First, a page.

– Cast your mind back. Six months ago—it seems like a lifetime—the world’s attention was on Madrid. The United Nations was meeting to take stock of international progress in fighting climate change. Headlines were dominated by young people pointing out—rightly—that governments were still not doing enough. They demanded urgent and ambitious action to cut emissions and help the most vulnerable.
Fast forward to today. A then-unheard-of disease has swept around the world, with a death toll of almost half a million and climbing. Whole societies have shut down. The world faces its deepest recession in a century. And cities across the West have exploded in protest against racial and economic injustice.
At first glance it is hard to imagine a bleaker outlook for the climate action that our young people were demanding. The climate crisis has certainly not abated. Globally, last month was the hottest May ever recorded. The past decade was similarly the hottest in recorded history. This year was supposed to be a deadline for countries to produce more ambitious climate plans (known as Nationally Determined Contributions, or NDCs). Instead, governments are reeling in the face of twin economic and healthcare crises. What chance is there for bold climate action?
But there is still cause for hope. As countries plan for economic recovery, governments have a major opportunity to drive investment in more efficient, more resilient and lower-emission infrastructure and unleash win-win outcomes. The International Energy Agency calculates that an ambitious recovery focused on efficient and low-carbon technologies can make 2019 the definitive peak in global emissions, while leaving the global economy 3.5 percent bigger in 2023 than it would be otherwise. If governments seize this opportunity, we can build more sustainable development models and address the climate crisis at the same time.
This is where the NDC Partnership is making a difference. We are a coalition of more than 110 countries and around 70 international institutions working together to drive climate action and sustainable development through national climate plans or NDCs. In line with our commitment to country-driven climate action, we consulted with seventy of our member countries in the early stage of the COVID-19 pandemic to understand the challenges they face. Our assessment highlights cause for concern ranging from shrinking climate budgets to growing national debts. Countries want to shape their economic recovery in line with their national climate priorities, but in many cases they lack the capacity to do so.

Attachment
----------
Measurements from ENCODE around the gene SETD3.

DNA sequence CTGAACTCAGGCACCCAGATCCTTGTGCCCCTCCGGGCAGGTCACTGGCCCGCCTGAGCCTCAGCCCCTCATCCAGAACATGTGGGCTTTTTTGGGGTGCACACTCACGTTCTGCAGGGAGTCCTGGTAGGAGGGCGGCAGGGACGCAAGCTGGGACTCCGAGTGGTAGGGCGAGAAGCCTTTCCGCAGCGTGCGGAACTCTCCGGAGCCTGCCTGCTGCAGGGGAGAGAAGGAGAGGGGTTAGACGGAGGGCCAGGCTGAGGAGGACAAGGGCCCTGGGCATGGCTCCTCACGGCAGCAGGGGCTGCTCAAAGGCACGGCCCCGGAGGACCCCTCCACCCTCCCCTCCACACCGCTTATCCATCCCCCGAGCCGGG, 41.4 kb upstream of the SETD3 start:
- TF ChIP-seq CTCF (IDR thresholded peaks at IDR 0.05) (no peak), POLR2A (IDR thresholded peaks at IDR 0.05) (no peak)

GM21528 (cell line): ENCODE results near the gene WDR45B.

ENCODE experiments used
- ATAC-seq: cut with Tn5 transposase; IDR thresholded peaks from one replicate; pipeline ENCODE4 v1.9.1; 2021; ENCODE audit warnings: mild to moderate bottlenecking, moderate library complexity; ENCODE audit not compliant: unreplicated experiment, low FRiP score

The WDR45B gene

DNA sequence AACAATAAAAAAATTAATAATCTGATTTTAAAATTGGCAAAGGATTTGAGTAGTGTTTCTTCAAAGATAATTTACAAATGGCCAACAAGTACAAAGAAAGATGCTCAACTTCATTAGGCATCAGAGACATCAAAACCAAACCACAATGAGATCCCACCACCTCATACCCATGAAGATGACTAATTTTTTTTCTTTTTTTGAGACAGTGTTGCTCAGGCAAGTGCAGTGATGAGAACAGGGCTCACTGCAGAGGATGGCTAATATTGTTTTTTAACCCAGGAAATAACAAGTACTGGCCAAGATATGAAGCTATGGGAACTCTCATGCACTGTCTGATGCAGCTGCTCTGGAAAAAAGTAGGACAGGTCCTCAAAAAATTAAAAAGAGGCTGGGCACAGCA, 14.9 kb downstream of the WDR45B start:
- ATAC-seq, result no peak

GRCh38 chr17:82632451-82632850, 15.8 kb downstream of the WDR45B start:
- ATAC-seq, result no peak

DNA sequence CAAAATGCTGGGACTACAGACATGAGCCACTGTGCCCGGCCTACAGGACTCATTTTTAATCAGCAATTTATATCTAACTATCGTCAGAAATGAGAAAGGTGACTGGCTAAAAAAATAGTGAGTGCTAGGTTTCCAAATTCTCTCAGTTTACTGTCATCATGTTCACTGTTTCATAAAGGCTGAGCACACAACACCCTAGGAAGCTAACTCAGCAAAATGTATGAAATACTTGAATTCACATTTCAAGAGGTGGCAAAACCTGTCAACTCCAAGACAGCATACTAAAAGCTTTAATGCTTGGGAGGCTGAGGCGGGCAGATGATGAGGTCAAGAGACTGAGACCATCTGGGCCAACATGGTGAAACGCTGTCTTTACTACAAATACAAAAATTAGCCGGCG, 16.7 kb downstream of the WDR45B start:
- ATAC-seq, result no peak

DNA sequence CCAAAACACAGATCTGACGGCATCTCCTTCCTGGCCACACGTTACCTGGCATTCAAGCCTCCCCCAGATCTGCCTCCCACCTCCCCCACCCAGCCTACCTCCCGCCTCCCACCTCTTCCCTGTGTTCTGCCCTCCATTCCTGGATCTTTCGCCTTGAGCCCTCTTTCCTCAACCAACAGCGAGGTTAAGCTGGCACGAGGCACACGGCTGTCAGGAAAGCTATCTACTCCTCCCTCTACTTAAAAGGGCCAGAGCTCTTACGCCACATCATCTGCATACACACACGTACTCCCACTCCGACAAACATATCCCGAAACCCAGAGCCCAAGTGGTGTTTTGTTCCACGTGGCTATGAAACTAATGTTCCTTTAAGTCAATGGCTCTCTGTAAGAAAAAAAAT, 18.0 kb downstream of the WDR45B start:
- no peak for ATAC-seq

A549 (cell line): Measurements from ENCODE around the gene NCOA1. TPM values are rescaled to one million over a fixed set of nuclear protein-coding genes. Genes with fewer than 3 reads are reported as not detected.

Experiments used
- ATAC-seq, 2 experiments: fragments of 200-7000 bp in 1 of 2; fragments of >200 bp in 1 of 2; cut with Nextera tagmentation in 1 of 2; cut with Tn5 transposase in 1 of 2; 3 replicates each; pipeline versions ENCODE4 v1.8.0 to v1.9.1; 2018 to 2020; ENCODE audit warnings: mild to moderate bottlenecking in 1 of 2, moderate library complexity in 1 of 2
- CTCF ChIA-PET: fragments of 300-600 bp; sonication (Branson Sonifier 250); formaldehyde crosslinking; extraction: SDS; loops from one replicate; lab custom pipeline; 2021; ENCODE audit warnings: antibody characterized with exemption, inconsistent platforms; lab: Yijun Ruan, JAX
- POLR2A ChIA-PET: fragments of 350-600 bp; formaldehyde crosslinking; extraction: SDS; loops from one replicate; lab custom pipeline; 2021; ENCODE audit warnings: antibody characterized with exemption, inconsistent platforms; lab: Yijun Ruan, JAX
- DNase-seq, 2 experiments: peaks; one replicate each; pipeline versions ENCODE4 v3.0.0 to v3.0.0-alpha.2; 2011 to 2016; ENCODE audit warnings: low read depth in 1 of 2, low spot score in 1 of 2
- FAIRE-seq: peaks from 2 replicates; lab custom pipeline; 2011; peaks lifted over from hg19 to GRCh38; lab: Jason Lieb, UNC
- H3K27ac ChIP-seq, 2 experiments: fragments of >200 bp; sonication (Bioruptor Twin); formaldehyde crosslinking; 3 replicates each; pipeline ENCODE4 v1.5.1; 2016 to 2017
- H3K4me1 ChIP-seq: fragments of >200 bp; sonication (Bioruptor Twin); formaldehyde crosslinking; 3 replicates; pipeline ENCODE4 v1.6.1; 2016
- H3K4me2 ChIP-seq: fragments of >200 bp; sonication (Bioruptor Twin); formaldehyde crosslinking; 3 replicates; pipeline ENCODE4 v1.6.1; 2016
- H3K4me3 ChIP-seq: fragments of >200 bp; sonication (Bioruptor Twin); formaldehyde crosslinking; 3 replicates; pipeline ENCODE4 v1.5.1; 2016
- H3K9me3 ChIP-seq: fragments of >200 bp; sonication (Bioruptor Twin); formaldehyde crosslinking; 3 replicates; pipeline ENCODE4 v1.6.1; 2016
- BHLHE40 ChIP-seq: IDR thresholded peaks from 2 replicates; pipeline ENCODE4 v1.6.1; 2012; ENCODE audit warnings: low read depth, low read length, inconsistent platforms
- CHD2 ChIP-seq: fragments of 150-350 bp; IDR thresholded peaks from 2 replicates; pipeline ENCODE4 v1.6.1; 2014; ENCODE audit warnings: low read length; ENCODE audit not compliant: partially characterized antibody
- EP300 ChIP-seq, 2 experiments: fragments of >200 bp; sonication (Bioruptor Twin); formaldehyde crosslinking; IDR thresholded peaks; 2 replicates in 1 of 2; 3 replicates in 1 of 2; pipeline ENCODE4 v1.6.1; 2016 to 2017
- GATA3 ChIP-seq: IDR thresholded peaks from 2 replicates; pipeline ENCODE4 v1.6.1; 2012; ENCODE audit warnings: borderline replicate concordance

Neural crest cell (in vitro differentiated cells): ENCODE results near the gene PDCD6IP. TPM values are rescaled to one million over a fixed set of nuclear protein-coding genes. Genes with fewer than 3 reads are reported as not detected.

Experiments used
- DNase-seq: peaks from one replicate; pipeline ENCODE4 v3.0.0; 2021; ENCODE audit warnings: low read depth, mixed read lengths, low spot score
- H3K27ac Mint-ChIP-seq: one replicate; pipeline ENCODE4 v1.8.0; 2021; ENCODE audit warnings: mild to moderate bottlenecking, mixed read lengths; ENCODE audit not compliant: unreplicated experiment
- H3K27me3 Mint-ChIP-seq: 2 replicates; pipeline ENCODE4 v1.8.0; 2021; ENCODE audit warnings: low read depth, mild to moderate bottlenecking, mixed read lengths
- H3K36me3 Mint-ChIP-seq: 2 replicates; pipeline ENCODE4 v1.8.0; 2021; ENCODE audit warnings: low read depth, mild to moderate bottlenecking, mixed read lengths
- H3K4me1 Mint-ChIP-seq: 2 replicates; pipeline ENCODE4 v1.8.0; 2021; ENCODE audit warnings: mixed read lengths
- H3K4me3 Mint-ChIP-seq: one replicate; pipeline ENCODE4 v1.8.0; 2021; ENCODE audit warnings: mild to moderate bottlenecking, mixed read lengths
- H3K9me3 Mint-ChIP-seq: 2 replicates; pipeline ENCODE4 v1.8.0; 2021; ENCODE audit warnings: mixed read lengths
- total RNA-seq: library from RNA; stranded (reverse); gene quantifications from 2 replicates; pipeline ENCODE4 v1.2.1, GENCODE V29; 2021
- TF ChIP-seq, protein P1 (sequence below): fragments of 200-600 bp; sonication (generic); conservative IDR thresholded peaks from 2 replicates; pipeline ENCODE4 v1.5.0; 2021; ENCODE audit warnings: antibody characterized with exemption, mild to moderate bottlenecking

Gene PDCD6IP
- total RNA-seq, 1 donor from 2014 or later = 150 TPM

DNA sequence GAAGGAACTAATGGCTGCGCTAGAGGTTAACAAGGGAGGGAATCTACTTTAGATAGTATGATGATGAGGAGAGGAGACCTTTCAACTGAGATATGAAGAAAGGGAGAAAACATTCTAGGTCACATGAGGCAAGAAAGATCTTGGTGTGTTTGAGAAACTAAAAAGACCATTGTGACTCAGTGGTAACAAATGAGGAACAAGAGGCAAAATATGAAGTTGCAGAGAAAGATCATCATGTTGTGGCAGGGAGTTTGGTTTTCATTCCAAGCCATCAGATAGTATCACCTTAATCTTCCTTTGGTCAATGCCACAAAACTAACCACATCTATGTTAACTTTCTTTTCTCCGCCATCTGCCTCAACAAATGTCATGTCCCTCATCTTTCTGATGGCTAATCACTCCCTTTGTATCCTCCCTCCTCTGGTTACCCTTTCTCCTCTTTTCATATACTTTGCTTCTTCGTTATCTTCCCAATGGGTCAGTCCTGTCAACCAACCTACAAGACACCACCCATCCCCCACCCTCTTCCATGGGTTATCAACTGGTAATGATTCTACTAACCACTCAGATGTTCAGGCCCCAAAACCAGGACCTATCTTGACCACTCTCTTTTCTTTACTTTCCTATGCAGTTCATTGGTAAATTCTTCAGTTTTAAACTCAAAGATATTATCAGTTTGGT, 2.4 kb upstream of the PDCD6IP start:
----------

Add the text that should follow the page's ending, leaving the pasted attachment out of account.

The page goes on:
Led by our Co-Chairs, the governments of Costa Rica and the Netherlands, the Partnership is unveiling a raft of green recovery measures at a virtual green recovery forum today. In a show of solidarity, dozens of our country and institutional members are committing to place climate plans at the heart of economic recovery.
As part of this commitment, the Partnership is unveiling its deployment of economic advisors to at least thirty developing countries to support governments in designing climate-friendly recoveries. This initiative is backed by a group of leading experts from across our membership so that countries can leverage the latest thinking in smart recovery, from clean energy and transport systems to safer, more resilient agriculture and water infrastructure. Countries and institutions alike will learn from each other’s experiences. Armed with this greater capacity and access to expertise, countries have a real prospect of building back better.
This give me hope. But there is more. In the face of COVID-19 we are reminded of some important facts that have been lost in much recent political debate. It pays to heed expert scientific advice—natural disasters cannot be wished away just because they are politically unpalatable. Effective governments are vital to responding to global crises. Resources can be mobilized at huge scale when the need is clearly understood. And when societies are mobilized, we can make big changes happen fast. Climate change is as big a crisis as humanity has ever faced. But whenever you doubt whether we can rise to that challenge, cast your mind back six months. The global community is primed for a green recovery.
Pablo Vieira Samper, PhD is global director of the NDC Partnership Support Unit. The Partnership is a global coalition of 179 countries and institutions working to achieve the Paris Agreement goals.